Frequently Asked Questions
Regular Dental Visits
A Pediatric Dentist has to be trained for two additional years after the initial four years of dental school. This training prepares the pediatric dentist to meet the needs of infants, children, and adolescents including children with special health care needs. Good oral health is an important part of your child’s overall health and well-being. Establishing us as your child’s Dental Home provides us the opportunity to help develop healthy dental habits and keep your child free from dental/oral disease. We focus on prevention, early cavity detection, and treatment of dental disease. Regular and pleasant visits to the dental office will make sure that your child is comfortable in a dental setting and will not be afraid of dentists as an adult.
The first dental visit should ideally be shortly after the first tooth erupts, but no later than the child’s first birthday. The earlier the dental visit, the better the chance of preventing dental disease and helping your child build a cavity-free smile.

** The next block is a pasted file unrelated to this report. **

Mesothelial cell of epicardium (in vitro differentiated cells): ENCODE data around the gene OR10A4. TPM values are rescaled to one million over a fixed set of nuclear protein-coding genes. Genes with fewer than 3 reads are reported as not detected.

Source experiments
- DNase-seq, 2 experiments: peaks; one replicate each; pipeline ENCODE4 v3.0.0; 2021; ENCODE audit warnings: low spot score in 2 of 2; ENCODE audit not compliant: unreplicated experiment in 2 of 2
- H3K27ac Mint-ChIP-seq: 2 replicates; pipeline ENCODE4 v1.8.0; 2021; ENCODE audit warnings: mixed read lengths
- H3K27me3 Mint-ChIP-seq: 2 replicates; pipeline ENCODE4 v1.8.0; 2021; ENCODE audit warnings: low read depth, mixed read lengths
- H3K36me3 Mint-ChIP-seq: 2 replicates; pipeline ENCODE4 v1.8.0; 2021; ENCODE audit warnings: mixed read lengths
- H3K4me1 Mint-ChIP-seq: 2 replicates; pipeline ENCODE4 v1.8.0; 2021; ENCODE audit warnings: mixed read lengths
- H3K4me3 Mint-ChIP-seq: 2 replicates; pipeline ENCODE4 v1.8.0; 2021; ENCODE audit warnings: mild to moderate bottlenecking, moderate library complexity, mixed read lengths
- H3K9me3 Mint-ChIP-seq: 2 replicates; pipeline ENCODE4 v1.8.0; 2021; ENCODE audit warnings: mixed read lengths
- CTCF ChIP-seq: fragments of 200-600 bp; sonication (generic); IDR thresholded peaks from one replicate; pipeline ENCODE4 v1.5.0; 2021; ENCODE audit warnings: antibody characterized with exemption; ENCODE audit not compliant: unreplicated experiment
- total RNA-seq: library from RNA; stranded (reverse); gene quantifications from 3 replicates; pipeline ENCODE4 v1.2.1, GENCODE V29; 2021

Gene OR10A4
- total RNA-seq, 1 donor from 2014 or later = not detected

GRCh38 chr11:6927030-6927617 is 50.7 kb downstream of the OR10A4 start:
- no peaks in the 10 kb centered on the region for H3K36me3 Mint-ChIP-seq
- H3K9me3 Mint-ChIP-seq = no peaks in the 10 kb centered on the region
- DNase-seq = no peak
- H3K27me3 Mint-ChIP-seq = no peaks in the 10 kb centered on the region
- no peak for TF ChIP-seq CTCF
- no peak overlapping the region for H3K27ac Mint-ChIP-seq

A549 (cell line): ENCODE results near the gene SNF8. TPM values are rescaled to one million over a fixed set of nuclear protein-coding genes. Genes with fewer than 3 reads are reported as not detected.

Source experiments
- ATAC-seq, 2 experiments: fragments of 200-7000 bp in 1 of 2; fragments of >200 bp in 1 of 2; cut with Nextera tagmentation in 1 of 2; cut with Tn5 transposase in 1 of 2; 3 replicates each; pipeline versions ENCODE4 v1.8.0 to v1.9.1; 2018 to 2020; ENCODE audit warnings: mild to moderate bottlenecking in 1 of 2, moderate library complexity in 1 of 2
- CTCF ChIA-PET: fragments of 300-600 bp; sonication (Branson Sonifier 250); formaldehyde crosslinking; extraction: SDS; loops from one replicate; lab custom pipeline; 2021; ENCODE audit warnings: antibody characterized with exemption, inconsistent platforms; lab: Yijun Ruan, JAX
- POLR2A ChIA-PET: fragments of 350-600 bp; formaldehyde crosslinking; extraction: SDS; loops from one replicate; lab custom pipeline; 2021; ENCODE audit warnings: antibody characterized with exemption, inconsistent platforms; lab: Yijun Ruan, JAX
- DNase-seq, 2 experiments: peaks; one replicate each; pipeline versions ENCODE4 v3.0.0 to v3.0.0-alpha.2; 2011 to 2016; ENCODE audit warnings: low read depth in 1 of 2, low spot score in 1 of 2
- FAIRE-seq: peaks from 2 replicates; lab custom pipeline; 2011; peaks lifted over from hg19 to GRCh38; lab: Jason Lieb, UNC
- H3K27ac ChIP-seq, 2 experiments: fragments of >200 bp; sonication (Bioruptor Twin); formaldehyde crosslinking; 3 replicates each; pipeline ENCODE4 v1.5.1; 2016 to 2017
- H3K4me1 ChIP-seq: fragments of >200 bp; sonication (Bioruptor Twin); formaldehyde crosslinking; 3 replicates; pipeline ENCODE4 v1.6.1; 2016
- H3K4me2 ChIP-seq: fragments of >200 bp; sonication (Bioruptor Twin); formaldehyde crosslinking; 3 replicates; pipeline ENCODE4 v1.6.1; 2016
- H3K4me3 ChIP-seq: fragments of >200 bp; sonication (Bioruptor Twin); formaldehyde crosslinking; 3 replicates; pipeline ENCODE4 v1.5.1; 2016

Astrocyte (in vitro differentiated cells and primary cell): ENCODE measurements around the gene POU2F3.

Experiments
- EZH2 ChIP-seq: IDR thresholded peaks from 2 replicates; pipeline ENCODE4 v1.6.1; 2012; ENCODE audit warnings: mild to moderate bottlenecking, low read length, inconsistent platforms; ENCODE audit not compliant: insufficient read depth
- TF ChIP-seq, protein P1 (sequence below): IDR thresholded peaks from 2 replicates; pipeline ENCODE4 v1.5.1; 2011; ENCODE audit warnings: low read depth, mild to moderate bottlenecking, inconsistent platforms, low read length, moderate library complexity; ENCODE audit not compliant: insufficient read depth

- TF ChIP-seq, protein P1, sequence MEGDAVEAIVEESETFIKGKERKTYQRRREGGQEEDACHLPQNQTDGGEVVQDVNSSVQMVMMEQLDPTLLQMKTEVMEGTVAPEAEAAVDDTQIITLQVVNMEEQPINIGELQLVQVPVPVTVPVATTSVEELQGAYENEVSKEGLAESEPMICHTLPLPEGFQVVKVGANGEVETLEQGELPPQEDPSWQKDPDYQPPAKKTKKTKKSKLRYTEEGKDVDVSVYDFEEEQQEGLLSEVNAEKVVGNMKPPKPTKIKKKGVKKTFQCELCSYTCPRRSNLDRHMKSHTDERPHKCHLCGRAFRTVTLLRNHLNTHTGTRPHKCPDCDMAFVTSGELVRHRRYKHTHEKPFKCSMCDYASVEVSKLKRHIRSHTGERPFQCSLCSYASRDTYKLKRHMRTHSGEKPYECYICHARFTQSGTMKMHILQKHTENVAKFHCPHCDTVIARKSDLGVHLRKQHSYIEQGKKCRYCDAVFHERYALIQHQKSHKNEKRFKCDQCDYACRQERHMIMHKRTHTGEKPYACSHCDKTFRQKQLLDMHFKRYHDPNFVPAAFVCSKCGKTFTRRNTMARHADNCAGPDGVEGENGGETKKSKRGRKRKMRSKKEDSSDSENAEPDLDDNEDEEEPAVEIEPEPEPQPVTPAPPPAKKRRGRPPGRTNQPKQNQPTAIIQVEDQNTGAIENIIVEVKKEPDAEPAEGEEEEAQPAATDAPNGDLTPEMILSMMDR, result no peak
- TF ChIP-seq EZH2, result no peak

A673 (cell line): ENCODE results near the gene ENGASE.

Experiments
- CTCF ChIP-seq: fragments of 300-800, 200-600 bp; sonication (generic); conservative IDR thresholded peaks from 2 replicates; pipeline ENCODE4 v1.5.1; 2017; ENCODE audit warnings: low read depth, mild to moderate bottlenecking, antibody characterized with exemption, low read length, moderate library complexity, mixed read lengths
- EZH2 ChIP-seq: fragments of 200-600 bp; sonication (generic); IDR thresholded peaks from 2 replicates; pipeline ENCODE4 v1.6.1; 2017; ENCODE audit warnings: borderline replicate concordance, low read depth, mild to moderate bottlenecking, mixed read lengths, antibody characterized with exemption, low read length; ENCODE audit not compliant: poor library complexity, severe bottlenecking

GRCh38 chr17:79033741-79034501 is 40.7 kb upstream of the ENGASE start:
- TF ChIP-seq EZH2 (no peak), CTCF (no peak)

The American Academy of Pediatric Dentistry recommends check-ups at least twice a year for most children. Some children may need to be seen more often due to elevated risk of tooth decay.
Since every child is unique, the need for dental x-rays varies from child to child. In general, children need x-rays taken more often than adults because their mouths grow and change rapidly, which makes them more susceptible to tooth decay than adults. For children with a high risk of tooth decay, we recommend x-rays be taken every 6 months to detect cavities developing between the teeth. Children with a lower risk will require x-rays less frequently.
We are careful to minimize the exposure of radiation to our child patients. With the contemporary current safeguards, the amount of radiation received by patients in dental x-ray examinations is extremely low small. We use lead aprons and shields to protect your child, and today’s our top-of-the-line equipment filters unnecessary x-rays. Digital x-rays with proper shielding make sure that your child receives a minimal radiation exposure.